Lawyers Urge Uniformity in Courts’ Pandemic Response

Remote technology use and pandemic safety measures lack uniformity across California courts, Tuesday’s state legislative hearing revealed.

San Francisco Superior Court. (Courthouse News photo / Maria Dinzeo)

(CN) — Legal aid attorneys urged California lawmakers on Tuesday to impose uniformity on state courts trying to operate in the pandemic, favoring rules that promote technology to resolve cases over in-person hearings, and consistent health and safety guidelines for the state’s 58 trial courts.

The lawyers said their experiences have differed wildly in various courtrooms throughout the state. One court allows remote appearances, while in another court, a judge insists that all parties show up in-person. One court waives expensive call-in fees, while another does not.

“Whether a person has to appear in person or can call in may depend on a judicial officer’s preference and interest in learning the technology,” Genevieve Richardson, executive director of Bay Area Legal Aid, executive director of Bay Area Legal Aid, told lawmakers at a judiciary committee hearing hosted by both legislative houses on how the courts can recover from the disruptions caused by Covid-19.

While most courts have shifted operations either entirely or at least partially online, Richardson said some continue to require litigants and attorneys to crowd into courtrooms for routine matters.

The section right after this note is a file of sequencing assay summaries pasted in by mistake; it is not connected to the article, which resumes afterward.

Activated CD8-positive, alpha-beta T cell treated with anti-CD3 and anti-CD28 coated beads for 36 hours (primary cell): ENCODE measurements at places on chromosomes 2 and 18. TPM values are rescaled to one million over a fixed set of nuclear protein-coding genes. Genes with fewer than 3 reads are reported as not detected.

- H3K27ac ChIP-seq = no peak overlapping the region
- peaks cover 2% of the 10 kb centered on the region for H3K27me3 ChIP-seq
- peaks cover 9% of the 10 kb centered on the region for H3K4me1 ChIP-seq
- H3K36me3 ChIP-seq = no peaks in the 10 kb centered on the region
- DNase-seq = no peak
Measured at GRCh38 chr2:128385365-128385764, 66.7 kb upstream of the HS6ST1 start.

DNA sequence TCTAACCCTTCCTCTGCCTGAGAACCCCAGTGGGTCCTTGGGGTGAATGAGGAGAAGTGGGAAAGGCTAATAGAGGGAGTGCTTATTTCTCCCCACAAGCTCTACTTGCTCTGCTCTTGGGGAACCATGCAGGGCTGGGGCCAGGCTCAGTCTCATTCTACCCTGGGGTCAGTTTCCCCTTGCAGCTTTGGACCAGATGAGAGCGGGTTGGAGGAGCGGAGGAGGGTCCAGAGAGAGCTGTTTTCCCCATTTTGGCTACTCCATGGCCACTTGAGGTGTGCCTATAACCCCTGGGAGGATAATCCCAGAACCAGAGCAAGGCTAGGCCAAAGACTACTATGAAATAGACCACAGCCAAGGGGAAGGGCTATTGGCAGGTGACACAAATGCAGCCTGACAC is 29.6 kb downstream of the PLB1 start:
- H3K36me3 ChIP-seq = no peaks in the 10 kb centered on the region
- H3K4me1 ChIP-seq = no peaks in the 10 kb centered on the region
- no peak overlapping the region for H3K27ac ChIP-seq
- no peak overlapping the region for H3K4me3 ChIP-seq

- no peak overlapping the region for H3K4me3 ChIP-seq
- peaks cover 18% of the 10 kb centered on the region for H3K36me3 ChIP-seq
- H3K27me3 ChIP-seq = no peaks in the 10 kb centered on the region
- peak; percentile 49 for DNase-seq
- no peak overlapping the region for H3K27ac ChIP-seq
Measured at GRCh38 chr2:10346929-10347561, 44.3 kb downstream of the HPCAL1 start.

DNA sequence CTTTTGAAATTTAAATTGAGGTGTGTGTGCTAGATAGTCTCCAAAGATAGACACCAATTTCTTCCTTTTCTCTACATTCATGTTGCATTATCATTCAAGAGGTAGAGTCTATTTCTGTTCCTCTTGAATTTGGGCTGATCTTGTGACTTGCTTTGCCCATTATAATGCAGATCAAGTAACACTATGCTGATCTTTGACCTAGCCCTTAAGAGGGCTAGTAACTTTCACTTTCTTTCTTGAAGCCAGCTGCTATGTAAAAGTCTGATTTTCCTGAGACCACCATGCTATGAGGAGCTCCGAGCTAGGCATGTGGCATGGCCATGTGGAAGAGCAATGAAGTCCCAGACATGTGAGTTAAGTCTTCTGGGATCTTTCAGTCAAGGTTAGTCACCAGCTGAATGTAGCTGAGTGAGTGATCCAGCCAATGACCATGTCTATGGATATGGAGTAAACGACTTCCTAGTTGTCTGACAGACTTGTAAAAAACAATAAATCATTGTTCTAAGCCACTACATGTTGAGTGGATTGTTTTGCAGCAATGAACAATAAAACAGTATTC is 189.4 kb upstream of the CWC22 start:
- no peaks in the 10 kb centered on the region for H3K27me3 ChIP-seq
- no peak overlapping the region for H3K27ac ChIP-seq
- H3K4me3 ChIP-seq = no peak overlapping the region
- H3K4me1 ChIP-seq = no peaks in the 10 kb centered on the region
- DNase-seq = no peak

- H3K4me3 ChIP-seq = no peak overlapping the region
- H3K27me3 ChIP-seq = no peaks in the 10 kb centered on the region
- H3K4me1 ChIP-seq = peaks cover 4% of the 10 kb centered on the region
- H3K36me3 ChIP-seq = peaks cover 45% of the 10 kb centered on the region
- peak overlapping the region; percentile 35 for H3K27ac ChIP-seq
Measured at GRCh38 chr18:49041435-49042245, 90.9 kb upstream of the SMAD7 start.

“For example there are in person hearings on fee waivers, traffic citations and evictions,” she said.

Such requirements in the LA County Superior Court prompted a lawsuit earlier this month by pro bono firms like the Inner City Law Center in Los Angeles.

“The fact that this is still happening is insane,” the center’s executive director Adam Murray said Tuesday. “The fact that we are continuing to conduct in person proceedings in non-essential matters when we are in the midst of the worst public health crisis our country has seen in 100 years makes no sense to me.

The problem, he said, stems from 58 different rules for 58 different courts. “We have set up a system where 58 different county courts are making a decision about what is open and closed and what remote procedures are. Then we have individual departments in those courts making those decisions.”